Here's the guys on the team that could be retained for something just above or at the league minimum. I rounded all salaries up to $500,000.
2011 Salary (in millions) Bergesen $0.5 Tillman $0.5 Fox $0.5 Hernandez $0.5 Berken $0.5 Arrieta $0.5 Bell $0.5 Reimold $0.5 Andino $0.5 Wieters $0.5 Tatum $0.5 Patton $0.5 Simon $0.5 Mickolio $0.5
Finally, to fill out the roster, here are the arbitration eligible players with educated guesses on what each player will earn if they are offered arbitration.
2011 Salary (in millions) Guthrie $5.0 Albers $0.7 Scott $7.5 Jones $2.3 Johnson $0.7 Pie $1.0
Of the six, only Albers is a good bet to not be tendered arbitration.
That's a total of $52.9 million dollars committed to fill out the roster for 2011, more than $20 million less than the 2010 Opening Day payroll.
Again, Andy MacPhail has avoided the long contracts and leaves himself a lot of payroll flexibility for 2011. But will they spend it? Where could they spend it? More on that tomorrow.
Friday, October 15, 2010
Even though I don't live in Baltimore these days, I still go to a lot of games every season. I figured it was worth my while to go through my memory banks and coming up with some of the best things I saw during the 2010 baseball season. These aren't necessarily Oriole related or even MLB related but here they are.
Honorable Mention - The One That Got Away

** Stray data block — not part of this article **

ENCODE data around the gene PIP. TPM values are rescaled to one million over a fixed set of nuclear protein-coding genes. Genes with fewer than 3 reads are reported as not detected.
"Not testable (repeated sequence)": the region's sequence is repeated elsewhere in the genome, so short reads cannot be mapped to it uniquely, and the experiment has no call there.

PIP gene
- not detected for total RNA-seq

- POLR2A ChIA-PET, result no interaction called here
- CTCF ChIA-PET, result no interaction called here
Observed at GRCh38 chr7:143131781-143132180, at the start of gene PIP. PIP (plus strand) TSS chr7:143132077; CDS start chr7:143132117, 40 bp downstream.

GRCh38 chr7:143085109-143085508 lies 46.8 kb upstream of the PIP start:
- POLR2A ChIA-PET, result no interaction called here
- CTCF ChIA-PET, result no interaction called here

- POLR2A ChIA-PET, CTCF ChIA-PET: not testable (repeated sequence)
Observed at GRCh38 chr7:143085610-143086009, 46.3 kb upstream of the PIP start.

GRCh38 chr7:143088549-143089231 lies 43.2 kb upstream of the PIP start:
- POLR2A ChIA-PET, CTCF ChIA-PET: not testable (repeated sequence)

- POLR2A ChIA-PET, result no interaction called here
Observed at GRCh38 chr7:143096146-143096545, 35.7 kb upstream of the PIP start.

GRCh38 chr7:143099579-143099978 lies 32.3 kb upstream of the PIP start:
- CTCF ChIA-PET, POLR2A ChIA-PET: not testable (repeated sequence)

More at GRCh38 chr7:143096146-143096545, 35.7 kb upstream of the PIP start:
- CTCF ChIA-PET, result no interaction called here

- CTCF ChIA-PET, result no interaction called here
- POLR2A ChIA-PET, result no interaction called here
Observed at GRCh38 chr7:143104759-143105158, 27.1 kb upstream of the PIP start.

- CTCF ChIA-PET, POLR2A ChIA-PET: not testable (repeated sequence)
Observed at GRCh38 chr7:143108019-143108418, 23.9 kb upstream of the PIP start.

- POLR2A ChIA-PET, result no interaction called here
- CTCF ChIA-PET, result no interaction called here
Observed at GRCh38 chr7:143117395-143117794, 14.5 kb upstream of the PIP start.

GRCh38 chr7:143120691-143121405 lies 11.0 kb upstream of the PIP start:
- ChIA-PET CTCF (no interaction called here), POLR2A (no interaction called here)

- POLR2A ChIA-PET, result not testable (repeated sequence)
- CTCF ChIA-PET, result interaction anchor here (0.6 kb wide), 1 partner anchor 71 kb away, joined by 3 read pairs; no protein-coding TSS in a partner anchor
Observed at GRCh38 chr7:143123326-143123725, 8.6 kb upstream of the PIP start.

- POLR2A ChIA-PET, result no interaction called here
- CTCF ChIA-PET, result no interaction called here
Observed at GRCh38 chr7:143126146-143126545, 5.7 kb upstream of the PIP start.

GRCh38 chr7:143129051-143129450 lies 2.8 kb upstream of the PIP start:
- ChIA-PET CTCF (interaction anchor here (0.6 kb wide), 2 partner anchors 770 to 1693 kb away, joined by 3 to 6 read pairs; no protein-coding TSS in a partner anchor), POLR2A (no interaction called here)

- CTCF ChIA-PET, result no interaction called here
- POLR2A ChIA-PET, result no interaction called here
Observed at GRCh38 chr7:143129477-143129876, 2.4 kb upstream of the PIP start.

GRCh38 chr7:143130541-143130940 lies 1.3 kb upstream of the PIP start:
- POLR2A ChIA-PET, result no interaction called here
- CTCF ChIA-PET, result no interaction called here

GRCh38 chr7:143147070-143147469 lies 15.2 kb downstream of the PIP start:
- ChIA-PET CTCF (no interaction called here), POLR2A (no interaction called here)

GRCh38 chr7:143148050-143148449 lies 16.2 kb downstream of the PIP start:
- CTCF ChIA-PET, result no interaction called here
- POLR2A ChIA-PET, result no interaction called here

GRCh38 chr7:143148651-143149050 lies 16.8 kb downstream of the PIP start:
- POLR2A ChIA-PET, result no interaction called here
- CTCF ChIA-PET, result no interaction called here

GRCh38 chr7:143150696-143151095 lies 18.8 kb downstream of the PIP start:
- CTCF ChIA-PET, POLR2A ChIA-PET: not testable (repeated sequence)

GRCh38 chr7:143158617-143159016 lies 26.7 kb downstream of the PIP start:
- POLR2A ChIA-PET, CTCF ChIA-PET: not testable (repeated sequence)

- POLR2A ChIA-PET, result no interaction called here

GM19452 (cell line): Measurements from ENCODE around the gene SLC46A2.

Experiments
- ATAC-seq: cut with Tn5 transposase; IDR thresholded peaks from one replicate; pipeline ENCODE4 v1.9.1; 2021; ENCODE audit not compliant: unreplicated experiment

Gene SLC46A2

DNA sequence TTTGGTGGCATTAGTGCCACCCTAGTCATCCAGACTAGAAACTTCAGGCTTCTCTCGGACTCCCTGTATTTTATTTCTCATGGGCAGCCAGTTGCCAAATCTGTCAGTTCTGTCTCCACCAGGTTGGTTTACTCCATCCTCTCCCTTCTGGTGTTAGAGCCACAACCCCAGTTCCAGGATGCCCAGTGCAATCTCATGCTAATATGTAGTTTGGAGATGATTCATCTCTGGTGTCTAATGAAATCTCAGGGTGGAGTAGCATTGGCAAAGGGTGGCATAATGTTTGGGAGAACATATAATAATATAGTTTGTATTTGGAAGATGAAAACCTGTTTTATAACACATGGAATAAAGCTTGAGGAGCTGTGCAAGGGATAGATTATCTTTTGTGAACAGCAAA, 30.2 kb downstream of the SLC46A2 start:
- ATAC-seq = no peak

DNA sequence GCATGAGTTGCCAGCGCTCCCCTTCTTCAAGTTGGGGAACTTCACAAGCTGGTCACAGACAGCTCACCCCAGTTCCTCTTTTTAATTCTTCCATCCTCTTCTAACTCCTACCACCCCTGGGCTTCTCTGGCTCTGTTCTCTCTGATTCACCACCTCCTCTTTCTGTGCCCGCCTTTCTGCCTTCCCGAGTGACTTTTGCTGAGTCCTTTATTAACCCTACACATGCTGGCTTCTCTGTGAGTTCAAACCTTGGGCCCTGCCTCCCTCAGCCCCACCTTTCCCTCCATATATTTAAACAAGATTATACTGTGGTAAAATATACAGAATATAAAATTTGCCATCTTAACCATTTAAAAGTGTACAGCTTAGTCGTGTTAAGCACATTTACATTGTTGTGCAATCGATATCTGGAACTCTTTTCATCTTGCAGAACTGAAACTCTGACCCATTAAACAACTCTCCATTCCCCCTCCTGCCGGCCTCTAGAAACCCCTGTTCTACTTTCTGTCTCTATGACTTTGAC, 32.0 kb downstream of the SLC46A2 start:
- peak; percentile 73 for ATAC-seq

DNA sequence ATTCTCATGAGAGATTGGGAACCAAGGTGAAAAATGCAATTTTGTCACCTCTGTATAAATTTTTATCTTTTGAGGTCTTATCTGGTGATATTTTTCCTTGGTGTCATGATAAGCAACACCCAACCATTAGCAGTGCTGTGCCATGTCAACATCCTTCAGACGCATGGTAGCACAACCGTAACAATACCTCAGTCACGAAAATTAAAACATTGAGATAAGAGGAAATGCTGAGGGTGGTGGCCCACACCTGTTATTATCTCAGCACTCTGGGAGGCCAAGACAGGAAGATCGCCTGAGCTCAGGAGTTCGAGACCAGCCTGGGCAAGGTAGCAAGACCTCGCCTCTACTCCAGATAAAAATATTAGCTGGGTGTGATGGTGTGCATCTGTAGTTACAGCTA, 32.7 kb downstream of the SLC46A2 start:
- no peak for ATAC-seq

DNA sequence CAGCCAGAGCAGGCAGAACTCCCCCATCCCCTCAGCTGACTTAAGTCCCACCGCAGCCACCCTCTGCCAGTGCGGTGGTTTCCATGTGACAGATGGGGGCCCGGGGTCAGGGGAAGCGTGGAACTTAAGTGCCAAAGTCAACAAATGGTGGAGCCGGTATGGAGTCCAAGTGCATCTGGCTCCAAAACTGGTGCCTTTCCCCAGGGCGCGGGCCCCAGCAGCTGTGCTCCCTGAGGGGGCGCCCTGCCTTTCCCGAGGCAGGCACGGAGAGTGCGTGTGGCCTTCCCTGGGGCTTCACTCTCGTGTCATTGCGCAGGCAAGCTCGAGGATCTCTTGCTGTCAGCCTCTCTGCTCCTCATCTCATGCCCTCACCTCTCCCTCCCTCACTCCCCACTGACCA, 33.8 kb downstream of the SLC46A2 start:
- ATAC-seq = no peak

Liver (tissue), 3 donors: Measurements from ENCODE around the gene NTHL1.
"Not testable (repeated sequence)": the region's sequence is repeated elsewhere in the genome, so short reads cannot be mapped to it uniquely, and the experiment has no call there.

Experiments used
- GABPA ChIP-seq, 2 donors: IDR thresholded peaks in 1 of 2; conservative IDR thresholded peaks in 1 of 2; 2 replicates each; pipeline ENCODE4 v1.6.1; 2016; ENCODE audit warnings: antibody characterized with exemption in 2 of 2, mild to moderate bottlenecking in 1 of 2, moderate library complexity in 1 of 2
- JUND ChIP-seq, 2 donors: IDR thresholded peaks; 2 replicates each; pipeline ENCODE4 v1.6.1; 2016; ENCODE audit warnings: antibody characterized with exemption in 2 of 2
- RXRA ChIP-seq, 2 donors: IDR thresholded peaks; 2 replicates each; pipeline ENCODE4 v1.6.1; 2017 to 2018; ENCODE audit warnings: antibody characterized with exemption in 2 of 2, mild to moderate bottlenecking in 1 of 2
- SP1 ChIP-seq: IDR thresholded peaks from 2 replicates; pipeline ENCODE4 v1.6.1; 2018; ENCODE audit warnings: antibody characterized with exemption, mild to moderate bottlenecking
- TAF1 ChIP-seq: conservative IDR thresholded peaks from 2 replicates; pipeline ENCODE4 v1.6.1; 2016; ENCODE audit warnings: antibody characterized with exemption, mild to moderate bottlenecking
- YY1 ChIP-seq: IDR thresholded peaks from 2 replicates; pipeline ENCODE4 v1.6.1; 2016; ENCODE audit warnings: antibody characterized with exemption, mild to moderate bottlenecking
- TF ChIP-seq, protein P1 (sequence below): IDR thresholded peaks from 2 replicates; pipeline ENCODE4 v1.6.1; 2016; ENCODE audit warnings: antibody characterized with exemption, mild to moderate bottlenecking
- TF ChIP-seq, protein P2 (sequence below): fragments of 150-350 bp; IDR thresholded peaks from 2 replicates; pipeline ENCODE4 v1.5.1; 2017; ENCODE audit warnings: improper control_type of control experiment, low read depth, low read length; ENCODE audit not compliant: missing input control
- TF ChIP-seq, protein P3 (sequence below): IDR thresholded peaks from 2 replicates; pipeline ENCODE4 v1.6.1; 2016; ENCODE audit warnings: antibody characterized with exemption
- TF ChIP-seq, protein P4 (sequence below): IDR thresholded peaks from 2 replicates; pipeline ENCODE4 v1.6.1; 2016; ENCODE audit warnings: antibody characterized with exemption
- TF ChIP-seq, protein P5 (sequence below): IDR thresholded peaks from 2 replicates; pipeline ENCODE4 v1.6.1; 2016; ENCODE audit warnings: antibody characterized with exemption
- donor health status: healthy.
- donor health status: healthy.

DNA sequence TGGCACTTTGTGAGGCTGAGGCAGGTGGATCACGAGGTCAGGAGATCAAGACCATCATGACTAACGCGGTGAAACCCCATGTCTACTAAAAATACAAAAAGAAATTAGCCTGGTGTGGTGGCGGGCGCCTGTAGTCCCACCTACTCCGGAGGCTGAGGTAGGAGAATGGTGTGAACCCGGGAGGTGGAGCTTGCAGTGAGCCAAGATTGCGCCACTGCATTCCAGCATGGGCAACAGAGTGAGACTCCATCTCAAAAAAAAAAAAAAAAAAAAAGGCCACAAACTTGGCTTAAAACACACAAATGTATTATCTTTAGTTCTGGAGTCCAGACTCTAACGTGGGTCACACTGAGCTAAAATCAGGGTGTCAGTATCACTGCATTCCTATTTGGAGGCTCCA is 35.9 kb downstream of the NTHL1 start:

The Norfolk Tides were coming to the Atlanta area (vs. the Gwinnett Braves) in late April and I was only going to be able to get out to one game during the week. I decided to go to Thursday's game since Jake Arrieta would be pitching on April 29th and I hadn't seen him pitch yet. Chris Tillman was going on Wednesday but I had seen him a couple times in 2009.
Well, that one decision cost me the chance to see Tillman throw a no-hitter for the Tides. Minor leagues or not, I have never seen a no-hitter in person and I missed my shot by 24 hours. Adding insult to injury, Arrieta didn't even pitch that well and the Tides lost a lackluster contest to the G-Braves the following evening.
#5 - August 6th, Turner Field, Atlanta, GA: Chipper Jones Last HR?
I headed downtown to watch the Braves take on the Giants for a Friday night game, mostly to see Jason Heyward (who had not been in the starting lineup during my previous trips to Turner Field) and see Tommy Hanson pitch again. Heyward went 0-5 but Hanson pitched well as the Braves lost 3-2 in 11 innings.
But with 2 out in the bottom of the 6th, Chipper Jones hit a homer to left to give the Braves the 2-1 lead. He played three more games in 2010 before being shut down on August 11th. There is no guarantee that Jones will be healthy enough to return in 2011. So that was, perhaps, the last home run of a Hall of Fame career. It is also likely that I saw Chipper's last multi-homer game on June 7th, 2009 when he clubbed two off of Brewer's hurler Manny Parra.
#4 - April 10th, Fluor Field, Greenville, SC: Justin Dalles with a Moonshot
The Delmarva Shorebirds helped me get credentialed for this game (thanks Shorebirds!) and it was to be the professional debut of the Orioles' 2009 top draft pick, SP Matt Hobgood. So I was looking forward to watching Hobgood and catching prospect Micahel Ohlman on a fine spring Saturday evening in South Carolina.